Tag Archive | Vaginal Radiation (Brachytherapy)

But what happens on February 3rd?

A screengrab of a video by the tourism website of the state of Pennsylvania shows the groundhog Punxsutawney Phil being watched for signs of his shadow.

NPR reports on Punxsutawney Phil’s prediction of an early spring.

What’s my favorite holiday? After Thanksgiving, it’s . . . Groundhog Day. And if, like me, you’re a fan of redemption movies—and of Bill Murray—then today you watched Groundhog Day . . . again . . . and again. . . . 


It's always February 2nd - ThisIsAuthentic.com

Click to relive Bill Murray’s day . . . over . . . and over . . . and over. . . .

My favorite part of this perennial movie is near the end, when Phil—Connors, that is—finally gets it. He starts living—and giving—in the ever-present moment. He hasn’t yet escaped the never-explained time warp he has somehow found himself in; but in time (whatever that means), he accepts his fate and eventually lives a perfect day that only close to infinite re-dos could have made possible as he learns life’s most important lesson. And yet . . .

What is a “perfect” day? The message of the film is that this Scrooge-like guy learns about becoming his best self through genuine interest in and compassion for others—all with a comic and romantic twist (not unlike Bill’s other redemption movie, Scrooged).* His reward for a lesson well learned and a life well lived on February 2nd?

February 3rd.

But on the other side of the screen, we don’t get infinite re-dos. We ordinary mortals need to learn as we go through linear time, not when we’re stuck in an endless loop of it. So how do we learn to live a “perfect” day on February 3rd after learning the lessons of our own February 2nd? 

My personal February 2nd, so to speak, was actually on Valentine’s Day 2014. I underwent my last vaginal radiation treatment (brachytherapy) that day following a total hysterectomy for uterine cancer on December 13, 2013. And I was still in the “glow” of having survived a brush with mortality and having learned my lesson that all moments of life are precious and, in their own way, eternal. Or are they? This is a topic for another day, but perhaps all moments of time exist somewhere, in some treasure vault that we can revisit . . . and revisit . . . and revisit—if we learn the combination or find the key. So if the cosmos is filled with all the energy that has ever existed, why not make our contribution positive?

But what if we become disillusioned because we can’t unlock all the secrets of the universe? Such reflections brought me to the realization that, at least in human terms, the most important secret of life is the one Phil learns in the movie. And this thought took me back to the lyrics of the 1967 song by the Youngbloods, Get Together,” which may hold the deepest human secret:

You hold the key to love and fear
All in your trembling hand
Just one key unlocks them both
It’s there at your command

In an awesome and happy coincidence, when I wrote an earlier version of this post last year, a quick search for those lyrics took me to the February 3, 2015 page on the Huffington Post blog, “The Third Metric,” where that very song happened to be featured that day: Daily Meditation: Get Together.” Such coincidences seem to point to a cosmic connection, one that I don’t pretend to understand. Yet these occurrences whisper to me that perhaps we do hold a key that unlocks the secrets to at least our private universe.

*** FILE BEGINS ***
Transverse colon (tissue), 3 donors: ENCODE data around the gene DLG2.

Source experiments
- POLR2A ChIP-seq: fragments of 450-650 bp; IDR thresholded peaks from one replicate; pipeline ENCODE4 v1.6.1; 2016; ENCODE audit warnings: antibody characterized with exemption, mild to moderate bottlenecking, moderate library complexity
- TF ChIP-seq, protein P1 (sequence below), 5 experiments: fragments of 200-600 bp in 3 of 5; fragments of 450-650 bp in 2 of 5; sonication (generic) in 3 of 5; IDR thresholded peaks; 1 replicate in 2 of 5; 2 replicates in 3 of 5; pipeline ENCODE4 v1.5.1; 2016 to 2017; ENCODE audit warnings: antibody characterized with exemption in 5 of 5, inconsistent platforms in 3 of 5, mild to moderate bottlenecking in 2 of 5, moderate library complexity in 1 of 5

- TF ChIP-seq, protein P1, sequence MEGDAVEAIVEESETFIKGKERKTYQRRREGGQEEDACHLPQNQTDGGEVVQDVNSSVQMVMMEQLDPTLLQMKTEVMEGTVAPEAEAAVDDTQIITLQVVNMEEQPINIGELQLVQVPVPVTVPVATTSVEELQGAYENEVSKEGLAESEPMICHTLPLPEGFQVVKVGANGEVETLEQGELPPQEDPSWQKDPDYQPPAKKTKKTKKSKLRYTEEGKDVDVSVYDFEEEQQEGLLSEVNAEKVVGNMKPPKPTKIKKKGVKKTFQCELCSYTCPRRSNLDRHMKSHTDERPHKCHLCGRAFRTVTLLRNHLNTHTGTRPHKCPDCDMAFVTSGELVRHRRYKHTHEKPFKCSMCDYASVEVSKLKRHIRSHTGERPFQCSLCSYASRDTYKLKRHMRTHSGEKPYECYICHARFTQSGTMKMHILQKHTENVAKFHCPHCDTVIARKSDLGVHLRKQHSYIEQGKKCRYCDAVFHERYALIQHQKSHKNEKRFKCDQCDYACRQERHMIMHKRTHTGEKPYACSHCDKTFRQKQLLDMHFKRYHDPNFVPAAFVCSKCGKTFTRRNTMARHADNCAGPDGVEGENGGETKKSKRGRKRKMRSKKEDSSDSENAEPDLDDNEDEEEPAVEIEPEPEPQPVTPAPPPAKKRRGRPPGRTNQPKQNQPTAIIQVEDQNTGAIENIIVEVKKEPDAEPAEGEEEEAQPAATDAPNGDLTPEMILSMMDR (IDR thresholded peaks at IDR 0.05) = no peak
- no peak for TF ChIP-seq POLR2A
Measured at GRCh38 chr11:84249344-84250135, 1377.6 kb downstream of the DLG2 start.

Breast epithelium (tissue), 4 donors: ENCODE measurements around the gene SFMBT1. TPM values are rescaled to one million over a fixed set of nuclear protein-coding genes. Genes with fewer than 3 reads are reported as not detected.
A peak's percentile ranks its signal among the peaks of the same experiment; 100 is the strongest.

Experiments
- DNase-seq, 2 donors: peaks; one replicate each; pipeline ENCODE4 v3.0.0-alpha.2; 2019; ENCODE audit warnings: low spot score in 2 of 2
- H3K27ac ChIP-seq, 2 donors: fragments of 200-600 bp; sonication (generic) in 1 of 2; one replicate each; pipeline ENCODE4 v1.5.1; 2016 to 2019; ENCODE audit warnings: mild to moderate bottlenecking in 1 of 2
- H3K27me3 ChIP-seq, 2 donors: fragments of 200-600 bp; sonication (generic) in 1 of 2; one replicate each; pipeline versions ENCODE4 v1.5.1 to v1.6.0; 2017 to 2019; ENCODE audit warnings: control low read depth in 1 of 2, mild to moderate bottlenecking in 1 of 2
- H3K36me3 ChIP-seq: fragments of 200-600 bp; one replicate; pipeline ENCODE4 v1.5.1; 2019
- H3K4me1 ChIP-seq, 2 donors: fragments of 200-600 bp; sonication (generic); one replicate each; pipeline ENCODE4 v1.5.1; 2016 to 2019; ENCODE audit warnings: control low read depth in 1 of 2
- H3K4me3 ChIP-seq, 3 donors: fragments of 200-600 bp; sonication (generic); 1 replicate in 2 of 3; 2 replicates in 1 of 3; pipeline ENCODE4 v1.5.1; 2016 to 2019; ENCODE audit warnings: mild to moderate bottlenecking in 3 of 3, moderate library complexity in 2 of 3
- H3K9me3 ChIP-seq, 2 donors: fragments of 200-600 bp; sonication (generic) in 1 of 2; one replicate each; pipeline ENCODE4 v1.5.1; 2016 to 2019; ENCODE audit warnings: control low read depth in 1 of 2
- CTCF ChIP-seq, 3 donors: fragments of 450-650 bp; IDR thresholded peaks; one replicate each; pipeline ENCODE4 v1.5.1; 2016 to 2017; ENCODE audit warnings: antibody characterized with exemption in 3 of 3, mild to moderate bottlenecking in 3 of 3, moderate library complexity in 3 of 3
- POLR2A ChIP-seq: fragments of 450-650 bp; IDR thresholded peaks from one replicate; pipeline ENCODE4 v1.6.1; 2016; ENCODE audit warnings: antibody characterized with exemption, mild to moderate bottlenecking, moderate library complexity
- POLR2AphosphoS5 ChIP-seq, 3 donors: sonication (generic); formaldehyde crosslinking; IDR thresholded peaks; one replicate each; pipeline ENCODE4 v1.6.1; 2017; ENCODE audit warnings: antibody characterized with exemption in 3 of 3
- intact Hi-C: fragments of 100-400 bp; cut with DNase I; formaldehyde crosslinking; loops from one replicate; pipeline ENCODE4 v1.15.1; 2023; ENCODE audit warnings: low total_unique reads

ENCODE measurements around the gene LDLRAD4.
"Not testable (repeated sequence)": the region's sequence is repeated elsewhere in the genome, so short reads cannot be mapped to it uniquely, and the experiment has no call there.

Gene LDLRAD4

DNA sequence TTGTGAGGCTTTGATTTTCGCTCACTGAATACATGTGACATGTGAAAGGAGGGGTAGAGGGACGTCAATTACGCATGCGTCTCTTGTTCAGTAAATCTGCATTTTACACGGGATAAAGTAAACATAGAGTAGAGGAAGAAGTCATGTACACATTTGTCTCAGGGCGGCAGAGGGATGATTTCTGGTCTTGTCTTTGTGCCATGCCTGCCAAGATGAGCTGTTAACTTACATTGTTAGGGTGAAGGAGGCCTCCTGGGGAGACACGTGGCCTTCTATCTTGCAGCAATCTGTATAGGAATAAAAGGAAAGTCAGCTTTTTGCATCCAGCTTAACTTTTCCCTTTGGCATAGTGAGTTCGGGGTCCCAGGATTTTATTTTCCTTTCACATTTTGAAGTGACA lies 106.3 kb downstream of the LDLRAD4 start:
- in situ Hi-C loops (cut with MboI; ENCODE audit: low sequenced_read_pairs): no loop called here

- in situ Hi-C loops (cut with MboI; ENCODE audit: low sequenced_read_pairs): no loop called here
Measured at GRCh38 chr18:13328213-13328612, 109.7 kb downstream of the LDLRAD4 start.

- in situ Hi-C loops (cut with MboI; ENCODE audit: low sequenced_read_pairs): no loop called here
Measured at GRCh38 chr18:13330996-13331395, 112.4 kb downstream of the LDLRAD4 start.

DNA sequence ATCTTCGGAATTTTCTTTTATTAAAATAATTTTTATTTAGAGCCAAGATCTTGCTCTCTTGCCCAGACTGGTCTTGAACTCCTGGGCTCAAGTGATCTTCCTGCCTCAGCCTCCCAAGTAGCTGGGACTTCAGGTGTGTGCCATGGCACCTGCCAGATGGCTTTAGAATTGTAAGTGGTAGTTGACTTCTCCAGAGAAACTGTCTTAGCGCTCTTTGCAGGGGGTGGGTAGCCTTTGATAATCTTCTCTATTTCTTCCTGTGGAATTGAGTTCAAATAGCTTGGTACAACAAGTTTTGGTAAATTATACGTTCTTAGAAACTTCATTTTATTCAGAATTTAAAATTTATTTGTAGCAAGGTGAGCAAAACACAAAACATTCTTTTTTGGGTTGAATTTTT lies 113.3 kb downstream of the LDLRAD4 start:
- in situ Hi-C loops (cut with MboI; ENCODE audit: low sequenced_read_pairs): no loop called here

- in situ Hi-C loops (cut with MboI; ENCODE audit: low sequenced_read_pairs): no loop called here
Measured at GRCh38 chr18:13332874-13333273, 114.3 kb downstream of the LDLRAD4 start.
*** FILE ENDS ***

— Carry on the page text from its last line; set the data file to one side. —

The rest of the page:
In the afterglow of that “Whew! Narrow escape!” feeling post-op and post-radiation, I am still figuring out how to incorporate the lessons of my own February 2nd into my February 3rd. Learning how to do this will require me to be awake, aware, and appreciative during all the coming days until I run out of them. And it’s extremely hard.

Maybe tomorrow, on February 3rd, it will be enough for me to realize that aftermaths and interims are just as important as great events. Or maybe they are the great events. Life is still happening in an amazing way, even when we can’t quite feel the miracle of it after an emergency or a major event has melted into the rest of our experience.

Life transitions often feel shallow, muddy, confusing, unfocused, unimportant. But without the respite from urgency that we experience during exciting or traumatic times, we wouldn’t have the chance to dive deeper into our own being. These times spent in semi-mist may actually be mystical. Change is creative. So transition isn’t really a dark place to be feared or avoided, but a space offering a chance to learn and become your own next great thing. As earth transits around the sun, transition is how we experience time . . . and all the times of our lives.

Alone in my personal space, I will celebrate February 3rd, knowing that the ice crystals on the trees will become leaf buds . . . in time. I hope you will never be stuck on February 2nd and will have quietly wonderful February 3rds to look forward to for many years to come.


*And speaking of redemption stories . . .

Ghost of Christmas Past

Ghost of Christmas Present

Ghost of Christmas Yet to Come

A Christmas Carol_1843_30%

My Friend’s Story – Leukemia: Update on Her Family

Sandee & Mitch

SANDEE & MITCH KLINE